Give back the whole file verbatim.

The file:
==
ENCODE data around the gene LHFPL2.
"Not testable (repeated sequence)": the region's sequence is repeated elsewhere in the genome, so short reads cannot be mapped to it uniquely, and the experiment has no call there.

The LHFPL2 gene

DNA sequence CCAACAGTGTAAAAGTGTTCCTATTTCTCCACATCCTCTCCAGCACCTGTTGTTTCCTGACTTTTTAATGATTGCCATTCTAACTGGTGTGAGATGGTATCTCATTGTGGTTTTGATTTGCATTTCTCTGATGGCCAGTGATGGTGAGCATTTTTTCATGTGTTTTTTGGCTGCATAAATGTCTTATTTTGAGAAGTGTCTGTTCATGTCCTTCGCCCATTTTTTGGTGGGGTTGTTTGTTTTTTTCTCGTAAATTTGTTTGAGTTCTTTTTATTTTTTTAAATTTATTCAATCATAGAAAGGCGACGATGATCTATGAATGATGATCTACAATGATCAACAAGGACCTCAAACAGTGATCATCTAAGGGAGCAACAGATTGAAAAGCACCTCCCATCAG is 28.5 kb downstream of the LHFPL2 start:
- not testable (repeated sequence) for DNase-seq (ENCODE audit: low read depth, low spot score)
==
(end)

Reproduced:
ENCODE data around the gene LHFPL2.
"Not testable (repeated sequence)": the region's sequence is repeated elsewhere in the genome, so short reads cannot be mapped to it uniquely, and the experiment has no call there.

The LHFPL2 gene

DNA sequence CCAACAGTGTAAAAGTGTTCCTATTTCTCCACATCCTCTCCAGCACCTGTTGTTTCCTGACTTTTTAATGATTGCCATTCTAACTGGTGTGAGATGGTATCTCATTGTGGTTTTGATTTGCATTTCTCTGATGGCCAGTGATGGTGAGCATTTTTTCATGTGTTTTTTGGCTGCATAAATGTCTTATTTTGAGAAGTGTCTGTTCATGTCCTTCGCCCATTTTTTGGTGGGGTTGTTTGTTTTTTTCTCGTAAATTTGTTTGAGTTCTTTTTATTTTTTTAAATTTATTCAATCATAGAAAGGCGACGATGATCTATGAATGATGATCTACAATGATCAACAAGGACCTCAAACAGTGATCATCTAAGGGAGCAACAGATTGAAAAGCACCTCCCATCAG is 28.5 kb downstream of the LHFPL2 start:
- not testable (repeated sequence) for DNase-seq (ENCODE audit: low read depth, low spot score)